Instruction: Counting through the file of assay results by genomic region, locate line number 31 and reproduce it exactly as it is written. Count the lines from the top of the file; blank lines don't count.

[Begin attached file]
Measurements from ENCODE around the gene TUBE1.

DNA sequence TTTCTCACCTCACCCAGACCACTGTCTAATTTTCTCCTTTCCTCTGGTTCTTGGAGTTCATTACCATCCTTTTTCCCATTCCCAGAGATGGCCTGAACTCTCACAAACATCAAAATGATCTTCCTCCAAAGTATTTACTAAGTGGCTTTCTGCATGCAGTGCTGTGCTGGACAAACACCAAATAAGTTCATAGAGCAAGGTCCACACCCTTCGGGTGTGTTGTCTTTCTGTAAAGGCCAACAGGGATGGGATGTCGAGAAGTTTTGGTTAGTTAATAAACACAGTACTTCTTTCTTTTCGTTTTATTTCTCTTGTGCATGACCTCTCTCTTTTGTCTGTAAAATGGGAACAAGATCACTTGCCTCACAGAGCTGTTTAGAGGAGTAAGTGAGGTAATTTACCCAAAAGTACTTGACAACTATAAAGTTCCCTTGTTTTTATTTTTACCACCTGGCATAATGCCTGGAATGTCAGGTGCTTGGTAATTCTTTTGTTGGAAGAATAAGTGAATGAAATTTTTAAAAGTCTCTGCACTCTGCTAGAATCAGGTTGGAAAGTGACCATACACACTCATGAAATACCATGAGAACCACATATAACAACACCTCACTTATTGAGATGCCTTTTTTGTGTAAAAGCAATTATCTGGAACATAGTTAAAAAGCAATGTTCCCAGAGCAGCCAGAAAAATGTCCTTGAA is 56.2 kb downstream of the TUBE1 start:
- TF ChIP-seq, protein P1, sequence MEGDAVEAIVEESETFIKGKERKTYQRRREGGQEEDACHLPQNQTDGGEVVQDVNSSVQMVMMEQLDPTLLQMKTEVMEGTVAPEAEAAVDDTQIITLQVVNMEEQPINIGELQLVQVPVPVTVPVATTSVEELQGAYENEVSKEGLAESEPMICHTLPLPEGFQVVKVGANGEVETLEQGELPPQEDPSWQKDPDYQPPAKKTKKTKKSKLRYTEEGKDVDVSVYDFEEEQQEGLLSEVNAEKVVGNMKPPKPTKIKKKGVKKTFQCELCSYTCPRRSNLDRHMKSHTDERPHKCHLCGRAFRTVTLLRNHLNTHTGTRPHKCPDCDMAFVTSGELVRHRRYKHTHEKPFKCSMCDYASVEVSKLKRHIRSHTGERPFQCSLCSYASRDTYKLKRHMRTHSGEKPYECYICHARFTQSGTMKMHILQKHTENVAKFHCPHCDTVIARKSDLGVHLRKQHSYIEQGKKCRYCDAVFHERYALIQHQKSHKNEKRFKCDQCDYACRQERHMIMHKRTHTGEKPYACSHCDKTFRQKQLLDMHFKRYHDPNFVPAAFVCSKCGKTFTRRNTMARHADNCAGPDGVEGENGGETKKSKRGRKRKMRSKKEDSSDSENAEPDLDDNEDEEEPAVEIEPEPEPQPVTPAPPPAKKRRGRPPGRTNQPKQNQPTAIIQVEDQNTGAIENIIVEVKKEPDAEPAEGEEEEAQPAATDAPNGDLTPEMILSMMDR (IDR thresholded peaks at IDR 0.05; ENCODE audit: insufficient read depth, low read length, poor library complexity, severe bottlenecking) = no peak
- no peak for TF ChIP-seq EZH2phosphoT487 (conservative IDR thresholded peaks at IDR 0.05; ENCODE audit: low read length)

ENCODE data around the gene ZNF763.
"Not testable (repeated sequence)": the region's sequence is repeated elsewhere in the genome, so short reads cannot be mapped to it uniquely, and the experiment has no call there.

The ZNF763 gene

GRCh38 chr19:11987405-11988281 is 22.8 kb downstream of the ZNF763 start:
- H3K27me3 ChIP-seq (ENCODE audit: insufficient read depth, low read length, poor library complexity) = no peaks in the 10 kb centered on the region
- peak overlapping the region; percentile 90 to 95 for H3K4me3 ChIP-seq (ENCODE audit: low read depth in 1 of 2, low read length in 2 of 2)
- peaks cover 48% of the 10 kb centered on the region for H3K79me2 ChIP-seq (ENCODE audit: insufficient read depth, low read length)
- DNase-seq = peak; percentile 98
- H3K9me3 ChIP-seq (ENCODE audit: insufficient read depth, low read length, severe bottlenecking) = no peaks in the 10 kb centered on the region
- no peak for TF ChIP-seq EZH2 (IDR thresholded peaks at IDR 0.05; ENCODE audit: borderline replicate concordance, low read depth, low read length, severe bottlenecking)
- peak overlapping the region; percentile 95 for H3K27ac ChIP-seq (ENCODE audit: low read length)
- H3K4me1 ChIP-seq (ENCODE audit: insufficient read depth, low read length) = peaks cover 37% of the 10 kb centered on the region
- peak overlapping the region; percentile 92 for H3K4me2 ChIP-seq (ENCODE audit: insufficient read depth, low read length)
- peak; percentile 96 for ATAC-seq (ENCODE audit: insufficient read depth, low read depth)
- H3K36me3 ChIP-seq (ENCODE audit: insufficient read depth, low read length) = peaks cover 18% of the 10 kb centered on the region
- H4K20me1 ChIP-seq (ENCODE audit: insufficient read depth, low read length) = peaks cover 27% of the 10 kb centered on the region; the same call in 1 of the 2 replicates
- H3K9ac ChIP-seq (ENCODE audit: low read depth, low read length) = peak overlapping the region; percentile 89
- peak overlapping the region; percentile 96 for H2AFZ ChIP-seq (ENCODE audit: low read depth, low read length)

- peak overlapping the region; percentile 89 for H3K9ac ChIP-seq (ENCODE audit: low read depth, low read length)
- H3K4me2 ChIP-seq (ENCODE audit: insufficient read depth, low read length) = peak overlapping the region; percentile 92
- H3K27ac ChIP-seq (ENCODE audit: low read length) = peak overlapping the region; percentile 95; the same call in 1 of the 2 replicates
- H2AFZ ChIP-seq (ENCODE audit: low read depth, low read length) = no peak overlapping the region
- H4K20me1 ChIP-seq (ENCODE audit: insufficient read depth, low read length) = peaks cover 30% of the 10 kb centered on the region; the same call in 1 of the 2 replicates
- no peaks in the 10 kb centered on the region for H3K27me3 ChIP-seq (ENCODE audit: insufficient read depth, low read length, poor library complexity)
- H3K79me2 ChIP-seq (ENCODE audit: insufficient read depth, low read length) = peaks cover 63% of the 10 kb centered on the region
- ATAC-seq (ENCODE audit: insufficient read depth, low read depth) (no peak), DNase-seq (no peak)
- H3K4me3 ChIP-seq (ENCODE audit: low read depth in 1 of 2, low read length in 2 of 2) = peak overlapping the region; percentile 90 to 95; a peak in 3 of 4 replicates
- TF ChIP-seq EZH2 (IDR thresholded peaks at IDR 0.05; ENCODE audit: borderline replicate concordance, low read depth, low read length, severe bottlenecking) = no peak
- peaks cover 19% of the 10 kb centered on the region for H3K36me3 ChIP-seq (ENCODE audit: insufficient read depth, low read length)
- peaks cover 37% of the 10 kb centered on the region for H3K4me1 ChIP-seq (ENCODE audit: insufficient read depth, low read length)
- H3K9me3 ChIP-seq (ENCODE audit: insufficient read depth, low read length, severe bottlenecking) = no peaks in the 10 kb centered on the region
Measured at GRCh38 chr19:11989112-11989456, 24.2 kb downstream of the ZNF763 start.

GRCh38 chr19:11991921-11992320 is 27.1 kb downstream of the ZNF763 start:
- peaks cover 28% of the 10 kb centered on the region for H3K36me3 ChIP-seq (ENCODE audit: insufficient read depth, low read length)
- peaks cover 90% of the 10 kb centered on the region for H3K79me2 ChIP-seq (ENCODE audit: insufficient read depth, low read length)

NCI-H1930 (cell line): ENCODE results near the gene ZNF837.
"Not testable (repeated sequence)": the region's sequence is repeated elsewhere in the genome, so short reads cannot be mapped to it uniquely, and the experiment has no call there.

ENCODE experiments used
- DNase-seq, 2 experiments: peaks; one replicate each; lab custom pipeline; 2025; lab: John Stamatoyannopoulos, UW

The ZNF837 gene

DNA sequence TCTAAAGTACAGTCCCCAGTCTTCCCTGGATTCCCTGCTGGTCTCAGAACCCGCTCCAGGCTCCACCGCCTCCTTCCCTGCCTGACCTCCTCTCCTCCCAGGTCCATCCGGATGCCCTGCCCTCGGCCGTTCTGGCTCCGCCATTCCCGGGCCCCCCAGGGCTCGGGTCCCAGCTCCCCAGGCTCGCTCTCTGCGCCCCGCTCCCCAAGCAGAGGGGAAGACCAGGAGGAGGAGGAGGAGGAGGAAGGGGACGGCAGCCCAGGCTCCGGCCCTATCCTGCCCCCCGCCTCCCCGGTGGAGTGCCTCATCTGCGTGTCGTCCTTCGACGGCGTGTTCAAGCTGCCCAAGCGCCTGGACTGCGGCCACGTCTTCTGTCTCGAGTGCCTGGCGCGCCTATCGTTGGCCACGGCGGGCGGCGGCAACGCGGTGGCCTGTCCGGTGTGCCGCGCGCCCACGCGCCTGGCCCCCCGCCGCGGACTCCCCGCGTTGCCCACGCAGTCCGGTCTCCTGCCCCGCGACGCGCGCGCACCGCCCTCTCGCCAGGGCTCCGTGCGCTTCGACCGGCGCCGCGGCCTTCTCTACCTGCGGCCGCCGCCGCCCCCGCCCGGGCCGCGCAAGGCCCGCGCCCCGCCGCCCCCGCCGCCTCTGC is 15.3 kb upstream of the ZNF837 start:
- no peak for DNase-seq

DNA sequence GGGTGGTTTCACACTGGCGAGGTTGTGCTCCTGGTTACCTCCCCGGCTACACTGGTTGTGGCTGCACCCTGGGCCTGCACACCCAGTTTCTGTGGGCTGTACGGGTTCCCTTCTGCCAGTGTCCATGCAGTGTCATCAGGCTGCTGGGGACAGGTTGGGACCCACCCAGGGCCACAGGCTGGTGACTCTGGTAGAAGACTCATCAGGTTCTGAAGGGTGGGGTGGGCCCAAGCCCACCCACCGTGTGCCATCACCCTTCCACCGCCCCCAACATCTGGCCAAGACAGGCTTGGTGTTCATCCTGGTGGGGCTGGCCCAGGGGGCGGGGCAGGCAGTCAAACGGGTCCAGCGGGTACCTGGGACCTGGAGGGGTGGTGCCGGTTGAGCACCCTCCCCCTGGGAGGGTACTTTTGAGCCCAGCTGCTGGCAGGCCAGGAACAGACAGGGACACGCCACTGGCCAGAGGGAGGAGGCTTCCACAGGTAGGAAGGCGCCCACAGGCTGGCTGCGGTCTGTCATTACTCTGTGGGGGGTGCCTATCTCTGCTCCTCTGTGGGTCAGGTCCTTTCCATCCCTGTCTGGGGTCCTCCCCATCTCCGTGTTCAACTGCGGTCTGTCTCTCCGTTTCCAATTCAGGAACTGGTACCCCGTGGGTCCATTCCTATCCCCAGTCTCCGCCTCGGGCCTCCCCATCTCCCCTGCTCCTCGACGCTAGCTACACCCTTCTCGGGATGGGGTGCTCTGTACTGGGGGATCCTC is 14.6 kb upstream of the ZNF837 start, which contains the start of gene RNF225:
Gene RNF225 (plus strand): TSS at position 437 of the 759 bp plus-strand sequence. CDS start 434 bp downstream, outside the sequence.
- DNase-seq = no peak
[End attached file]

- H3K4me3 ChIP-seq (ENCODE audit: low read depth in 1 of 2, low read length in 2 of 2) = peak overlapping the region; percentile 90 to 95; a peak in 3 of 4 replicates